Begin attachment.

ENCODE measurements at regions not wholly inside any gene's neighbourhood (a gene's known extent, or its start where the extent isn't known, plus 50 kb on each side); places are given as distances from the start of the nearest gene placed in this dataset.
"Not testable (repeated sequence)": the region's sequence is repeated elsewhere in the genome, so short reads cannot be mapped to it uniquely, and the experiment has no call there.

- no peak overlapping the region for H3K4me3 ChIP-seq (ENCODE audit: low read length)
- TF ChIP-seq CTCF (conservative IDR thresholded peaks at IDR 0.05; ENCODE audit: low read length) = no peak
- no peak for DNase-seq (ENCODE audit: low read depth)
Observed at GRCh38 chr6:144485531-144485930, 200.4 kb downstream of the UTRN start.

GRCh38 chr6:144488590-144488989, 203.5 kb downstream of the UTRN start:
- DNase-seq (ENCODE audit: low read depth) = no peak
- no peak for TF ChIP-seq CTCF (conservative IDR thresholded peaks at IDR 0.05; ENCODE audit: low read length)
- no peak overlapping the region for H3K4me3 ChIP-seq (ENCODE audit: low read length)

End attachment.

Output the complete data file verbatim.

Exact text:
ENCODE measurements at regions not wholly inside any gene's neighbourhood (a gene's known extent, or its start where the extent isn't known, plus 50 kb on each side); places are given as distances from the start of the nearest gene placed in this dataset.
"Not testable (repeated sequence)": the region's sequence is repeated elsewhere in the genome, so short reads cannot be mapped to it uniquely, and the experiment has no call there.

- no peak overlapping the region for H3K4me3 ChIP-seq (ENCODE audit: low read length)
- TF ChIP-seq CTCF (conservative IDR thresholded peaks at IDR 0.05; ENCODE audit: low read length) = no peak
- no peak for DNase-seq (ENCODE audit: low read depth)
Observed at GRCh38 chr6:144485531-144485930, 200.4 kb downstream of the UTRN start.

GRCh38 chr6:144488590-144488989, 203.5 kb downstream of the UTRN start:
- DNase-seq (ENCODE audit: low read depth) = no peak
- no peak for TF ChIP-seq CTCF (conservative IDR thresholded peaks at IDR 0.05; ENCODE audit: low read length)
- no peak overlapping the region for H3K4me3 ChIP-seq (ENCODE audit: low read length)